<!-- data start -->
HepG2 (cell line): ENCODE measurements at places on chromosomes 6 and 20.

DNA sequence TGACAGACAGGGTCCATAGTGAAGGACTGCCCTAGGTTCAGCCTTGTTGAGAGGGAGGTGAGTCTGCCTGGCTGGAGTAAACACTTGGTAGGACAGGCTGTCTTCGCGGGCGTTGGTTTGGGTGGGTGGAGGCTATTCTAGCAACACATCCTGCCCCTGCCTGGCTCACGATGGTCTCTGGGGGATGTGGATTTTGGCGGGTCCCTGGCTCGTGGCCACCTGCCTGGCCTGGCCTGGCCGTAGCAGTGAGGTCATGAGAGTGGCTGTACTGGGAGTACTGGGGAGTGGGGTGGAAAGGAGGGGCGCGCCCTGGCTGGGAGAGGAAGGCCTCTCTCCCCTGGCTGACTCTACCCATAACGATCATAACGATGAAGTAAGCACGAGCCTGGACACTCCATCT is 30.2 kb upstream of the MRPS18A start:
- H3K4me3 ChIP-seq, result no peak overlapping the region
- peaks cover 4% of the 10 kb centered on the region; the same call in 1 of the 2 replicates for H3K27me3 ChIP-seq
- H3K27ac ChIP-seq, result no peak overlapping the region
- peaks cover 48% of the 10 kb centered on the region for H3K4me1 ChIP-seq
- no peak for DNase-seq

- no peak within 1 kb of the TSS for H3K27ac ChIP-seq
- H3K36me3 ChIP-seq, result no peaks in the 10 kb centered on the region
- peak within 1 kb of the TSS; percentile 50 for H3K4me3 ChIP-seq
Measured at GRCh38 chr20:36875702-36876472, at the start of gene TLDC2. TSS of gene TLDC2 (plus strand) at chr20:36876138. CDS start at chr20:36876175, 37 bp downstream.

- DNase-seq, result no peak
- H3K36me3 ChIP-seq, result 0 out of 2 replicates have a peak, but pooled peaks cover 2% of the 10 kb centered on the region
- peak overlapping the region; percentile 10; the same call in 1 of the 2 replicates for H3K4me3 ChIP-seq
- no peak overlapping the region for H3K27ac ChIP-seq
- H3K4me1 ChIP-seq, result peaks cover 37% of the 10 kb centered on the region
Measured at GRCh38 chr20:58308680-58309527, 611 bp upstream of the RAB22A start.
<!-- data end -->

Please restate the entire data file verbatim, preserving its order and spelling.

HepG2 (cell line): ENCODE measurements at places on chromosomes 6 and 20.

DNA sequence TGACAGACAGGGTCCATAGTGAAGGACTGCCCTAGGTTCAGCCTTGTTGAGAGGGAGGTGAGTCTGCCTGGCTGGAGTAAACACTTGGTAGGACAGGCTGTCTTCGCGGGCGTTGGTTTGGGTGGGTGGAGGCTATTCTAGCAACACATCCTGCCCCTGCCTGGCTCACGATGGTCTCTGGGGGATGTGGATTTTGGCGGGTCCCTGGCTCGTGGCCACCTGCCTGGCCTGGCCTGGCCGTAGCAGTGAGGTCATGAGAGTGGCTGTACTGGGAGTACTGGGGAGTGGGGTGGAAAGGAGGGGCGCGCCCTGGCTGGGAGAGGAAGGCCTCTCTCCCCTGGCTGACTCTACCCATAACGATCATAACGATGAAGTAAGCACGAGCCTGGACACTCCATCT is 30.2 kb upstream of the MRPS18A start:
- H3K4me3 ChIP-seq, result no peak overlapping the region
- peaks cover 4% of the 10 kb centered on the region; the same call in 1 of the 2 replicates for H3K27me3 ChIP-seq
- H3K27ac ChIP-seq, result no peak overlapping the region
- peaks cover 48% of the 10 kb centered on the region for H3K4me1 ChIP-seq
- no peak for DNase-seq

- no peak within 1 kb of the TSS for H3K27ac ChIP-seq
- H3K36me3 ChIP-seq, result no peaks in the 10 kb centered on the region
- peak within 1 kb of the TSS; percentile 50 for H3K4me3 ChIP-seq
Measured at GRCh38 chr20:36875702-36876472, at the start of gene TLDC2. TSS of gene TLDC2 (plus strand) at chr20:36876138. CDS start at chr20:36876175, 37 bp downstream.

- DNase-seq, result no peak
- H3K36me3 ChIP-seq, result 0 out of 2 replicates have a peak, but pooled peaks cover 2% of the 10 kb centered on the region
- peak overlapping the region; percentile 10; the same call in 1 of the 2 replicates for H3K4me3 ChIP-seq
- no peak overlapping the region for H3K27ac ChIP-seq
- H3K4me1 ChIP-seq, result peaks cover 37% of the 10 kb centered on the region
Measured at GRCh38 chr20:58308680-58309527, 611 bp upstream of the RAB22A start.